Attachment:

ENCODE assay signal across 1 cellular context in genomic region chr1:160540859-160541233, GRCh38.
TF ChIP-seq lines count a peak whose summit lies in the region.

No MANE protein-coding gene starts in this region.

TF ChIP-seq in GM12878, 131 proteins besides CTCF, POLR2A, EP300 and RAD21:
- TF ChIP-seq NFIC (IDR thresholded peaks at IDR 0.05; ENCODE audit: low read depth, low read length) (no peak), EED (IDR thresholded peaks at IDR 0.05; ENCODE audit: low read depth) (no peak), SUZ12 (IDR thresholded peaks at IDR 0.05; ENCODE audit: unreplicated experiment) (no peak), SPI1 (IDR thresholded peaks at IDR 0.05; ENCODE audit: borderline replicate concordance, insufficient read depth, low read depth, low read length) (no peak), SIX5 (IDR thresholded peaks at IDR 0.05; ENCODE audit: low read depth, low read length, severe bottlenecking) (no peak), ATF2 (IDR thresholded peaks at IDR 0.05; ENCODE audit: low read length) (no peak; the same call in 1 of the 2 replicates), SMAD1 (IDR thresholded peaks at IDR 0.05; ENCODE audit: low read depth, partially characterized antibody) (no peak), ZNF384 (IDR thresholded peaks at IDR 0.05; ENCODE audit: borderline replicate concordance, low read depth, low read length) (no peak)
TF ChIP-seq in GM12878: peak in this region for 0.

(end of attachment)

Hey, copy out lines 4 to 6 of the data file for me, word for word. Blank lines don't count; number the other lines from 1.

TF ChIP-seq in GM12878, 131 proteins besides CTCF, POLR2A, EP300 and RAD21:
- TF ChIP-seq NFIC (IDR thresholded peaks at IDR 0.05; ENCODE audit: low read depth, low read length) (no peak), EED (IDR thresholded peaks at IDR 0.05; ENCODE audit: low read depth) (no peak), SUZ12 (IDR thresholded peaks at IDR 0.05; ENCODE audit: unreplicated experiment) (no peak), SPI1 (IDR thresholded peaks at IDR 0.05; ENCODE audit: borderline replicate concordance, insufficient read depth, low read depth, low read length) (no peak), SIX5 (IDR thresholded peaks at IDR 0.05; ENCODE audit: low read depth, low read length, severe bottlenecking) (no peak), ATF2 (IDR thresholded peaks at IDR 0.05; ENCODE audit: low read length) (no peak; the same call in 1 of the 2 replicates), SMAD1 (IDR thresholded peaks at IDR 0.05; ENCODE audit: low read depth, partially characterized antibody) (no peak), ZNF384 (IDR thresholded peaks at IDR 0.05; ENCODE audit: borderline replicate concordance, low read depth, low read length) (no peak)
TF ChIP-seq in GM12878: peak in this region for 0.